Author Affiliations: Departments of Dermatology (Dr Secrest, Ferris, and Sam), Epidemiology (Dr Secrest), and Pathology (Dr Seethala), University of Pittsburgh, Pittsburgh, Pennsylvania.
A 36-year-old previously healthy white man presented with an erythematous plaque on his right face and neck (Figure 1). Mistaken for cervicofacial cellulitis 15 months earlier, he was treated with systemic antibiotics and steroids for 3 months and was subsequently lost to follow-up.
A biopsy specimen of lesional skin was taken from the posterior neck. There was a poorly differentiated tumor infiltrating the deep reticular dermis with extensive lymphangitic spread (Figure 2A). On higher magnification, the proliferation could be seen to consist of large cells exhibiting abundant granular, eosinophilic cytoplasm, decapitation secretion, round pleomorphic nuclei with prominent nucleoli, and tubular formation with luminal secretions. Immunostaining was positive for androgen receptor and gross cystic disease fluid protein 15 (GCDFP-15) (Figure 2B-D) but not for p63, collagen IV, or laminin.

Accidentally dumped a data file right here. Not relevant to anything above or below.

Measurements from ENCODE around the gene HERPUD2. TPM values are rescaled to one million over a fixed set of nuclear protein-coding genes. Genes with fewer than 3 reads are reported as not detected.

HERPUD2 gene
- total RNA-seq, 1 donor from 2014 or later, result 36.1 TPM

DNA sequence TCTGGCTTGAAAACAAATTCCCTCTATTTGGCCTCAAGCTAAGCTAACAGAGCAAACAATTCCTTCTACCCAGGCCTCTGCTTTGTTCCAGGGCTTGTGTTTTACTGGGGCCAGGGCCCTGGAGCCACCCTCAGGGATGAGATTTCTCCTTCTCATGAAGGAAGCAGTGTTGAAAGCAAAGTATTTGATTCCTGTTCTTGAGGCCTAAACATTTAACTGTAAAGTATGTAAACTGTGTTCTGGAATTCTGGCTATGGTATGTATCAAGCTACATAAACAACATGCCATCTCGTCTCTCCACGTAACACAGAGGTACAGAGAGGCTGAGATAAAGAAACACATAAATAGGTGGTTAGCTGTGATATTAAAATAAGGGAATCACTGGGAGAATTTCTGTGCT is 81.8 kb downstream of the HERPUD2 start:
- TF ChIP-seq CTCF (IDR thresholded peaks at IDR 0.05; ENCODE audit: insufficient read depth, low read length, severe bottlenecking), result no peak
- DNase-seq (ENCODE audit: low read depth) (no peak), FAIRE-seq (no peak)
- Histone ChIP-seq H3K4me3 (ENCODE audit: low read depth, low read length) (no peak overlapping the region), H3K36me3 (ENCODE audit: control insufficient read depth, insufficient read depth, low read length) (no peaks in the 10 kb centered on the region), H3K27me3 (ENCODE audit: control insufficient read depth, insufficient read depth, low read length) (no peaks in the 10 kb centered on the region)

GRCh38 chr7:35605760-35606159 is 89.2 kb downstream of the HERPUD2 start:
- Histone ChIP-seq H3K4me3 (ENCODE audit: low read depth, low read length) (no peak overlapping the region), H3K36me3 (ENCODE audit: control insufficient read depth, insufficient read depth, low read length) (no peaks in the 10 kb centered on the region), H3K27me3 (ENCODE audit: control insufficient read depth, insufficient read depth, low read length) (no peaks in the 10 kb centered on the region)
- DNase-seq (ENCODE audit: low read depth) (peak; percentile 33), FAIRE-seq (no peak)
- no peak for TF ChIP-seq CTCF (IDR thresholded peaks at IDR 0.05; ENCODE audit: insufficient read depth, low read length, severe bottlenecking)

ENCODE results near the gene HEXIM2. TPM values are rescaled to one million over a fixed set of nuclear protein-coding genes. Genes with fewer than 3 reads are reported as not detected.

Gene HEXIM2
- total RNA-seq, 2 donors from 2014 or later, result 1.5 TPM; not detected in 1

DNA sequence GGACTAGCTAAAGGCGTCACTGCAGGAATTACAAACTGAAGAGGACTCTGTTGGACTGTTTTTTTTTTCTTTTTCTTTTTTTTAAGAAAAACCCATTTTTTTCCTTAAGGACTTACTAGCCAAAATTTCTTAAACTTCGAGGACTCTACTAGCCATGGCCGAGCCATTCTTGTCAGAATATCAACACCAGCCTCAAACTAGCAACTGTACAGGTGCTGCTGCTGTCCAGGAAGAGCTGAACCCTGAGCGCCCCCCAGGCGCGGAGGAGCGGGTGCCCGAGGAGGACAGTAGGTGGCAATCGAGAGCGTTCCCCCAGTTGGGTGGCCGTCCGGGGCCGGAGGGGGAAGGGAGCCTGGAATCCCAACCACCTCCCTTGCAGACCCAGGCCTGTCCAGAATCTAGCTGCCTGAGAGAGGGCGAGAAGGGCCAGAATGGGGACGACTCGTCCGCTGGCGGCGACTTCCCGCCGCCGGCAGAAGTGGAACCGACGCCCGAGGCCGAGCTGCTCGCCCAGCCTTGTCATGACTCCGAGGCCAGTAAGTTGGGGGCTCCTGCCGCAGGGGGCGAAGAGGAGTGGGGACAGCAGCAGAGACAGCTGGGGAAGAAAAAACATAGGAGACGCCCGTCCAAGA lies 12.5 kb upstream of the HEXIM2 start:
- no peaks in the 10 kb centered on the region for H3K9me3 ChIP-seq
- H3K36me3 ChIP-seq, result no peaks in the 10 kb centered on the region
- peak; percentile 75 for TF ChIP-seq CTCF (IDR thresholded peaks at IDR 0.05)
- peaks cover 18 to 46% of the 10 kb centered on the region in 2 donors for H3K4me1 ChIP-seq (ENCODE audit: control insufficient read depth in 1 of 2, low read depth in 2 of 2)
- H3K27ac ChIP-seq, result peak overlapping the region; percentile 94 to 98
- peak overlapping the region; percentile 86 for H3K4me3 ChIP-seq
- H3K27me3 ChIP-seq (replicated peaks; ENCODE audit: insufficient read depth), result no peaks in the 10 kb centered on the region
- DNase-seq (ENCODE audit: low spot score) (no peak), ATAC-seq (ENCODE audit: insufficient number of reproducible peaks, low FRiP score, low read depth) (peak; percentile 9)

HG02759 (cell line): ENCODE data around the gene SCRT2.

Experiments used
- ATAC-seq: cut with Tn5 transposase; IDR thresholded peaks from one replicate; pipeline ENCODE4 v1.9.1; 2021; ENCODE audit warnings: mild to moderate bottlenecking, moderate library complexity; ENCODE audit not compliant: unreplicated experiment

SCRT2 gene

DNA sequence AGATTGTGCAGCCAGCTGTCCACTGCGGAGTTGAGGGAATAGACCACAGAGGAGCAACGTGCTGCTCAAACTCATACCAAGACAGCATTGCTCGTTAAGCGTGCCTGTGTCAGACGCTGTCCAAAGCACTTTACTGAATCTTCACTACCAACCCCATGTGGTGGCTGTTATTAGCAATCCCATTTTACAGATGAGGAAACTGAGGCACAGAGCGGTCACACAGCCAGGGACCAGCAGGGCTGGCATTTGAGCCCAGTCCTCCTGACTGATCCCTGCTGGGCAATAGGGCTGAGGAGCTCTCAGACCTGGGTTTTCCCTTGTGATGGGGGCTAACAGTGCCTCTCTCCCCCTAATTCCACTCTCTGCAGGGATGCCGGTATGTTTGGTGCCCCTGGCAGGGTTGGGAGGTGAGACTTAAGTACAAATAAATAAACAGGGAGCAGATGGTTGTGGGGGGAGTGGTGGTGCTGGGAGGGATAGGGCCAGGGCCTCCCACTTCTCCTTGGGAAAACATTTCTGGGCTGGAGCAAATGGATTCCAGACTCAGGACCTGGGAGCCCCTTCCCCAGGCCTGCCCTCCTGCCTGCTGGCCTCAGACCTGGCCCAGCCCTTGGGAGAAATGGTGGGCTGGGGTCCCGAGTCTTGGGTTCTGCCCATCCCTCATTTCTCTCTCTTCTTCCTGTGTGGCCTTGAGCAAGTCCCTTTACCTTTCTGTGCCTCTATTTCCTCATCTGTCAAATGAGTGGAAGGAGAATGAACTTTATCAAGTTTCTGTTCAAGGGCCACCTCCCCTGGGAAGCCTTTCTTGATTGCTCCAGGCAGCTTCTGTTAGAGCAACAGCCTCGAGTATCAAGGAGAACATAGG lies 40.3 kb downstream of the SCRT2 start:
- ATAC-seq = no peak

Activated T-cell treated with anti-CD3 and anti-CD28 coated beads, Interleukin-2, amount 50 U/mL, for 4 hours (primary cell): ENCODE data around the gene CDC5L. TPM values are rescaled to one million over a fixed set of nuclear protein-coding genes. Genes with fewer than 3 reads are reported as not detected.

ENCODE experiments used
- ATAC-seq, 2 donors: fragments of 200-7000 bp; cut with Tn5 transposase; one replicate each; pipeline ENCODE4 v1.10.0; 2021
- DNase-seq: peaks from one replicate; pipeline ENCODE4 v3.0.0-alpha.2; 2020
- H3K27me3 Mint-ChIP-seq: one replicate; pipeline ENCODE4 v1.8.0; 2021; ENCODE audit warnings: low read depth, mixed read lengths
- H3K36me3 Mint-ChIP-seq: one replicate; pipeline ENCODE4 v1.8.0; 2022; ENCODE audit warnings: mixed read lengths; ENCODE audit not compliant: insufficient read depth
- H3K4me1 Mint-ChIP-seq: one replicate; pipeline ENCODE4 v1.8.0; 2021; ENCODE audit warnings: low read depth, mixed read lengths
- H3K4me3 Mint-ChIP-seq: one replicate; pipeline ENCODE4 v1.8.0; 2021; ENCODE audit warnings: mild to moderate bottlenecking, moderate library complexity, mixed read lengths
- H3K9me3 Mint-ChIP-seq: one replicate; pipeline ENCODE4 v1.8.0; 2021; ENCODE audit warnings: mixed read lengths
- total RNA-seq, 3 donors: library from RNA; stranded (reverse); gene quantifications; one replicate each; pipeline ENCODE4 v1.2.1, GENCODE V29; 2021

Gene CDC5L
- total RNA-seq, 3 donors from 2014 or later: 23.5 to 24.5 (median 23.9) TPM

Secrest AM, Seethala RR, Ferris LK, Sam H. Cutaneous Apocrine Carcinoma Masquerading as Head and Neck Cellulitis: An Ominous Sign. Arch Dermatol. 2011;147(11):1335–1337. doi:https://doi.org/10.1001/archdermatol.2011.349
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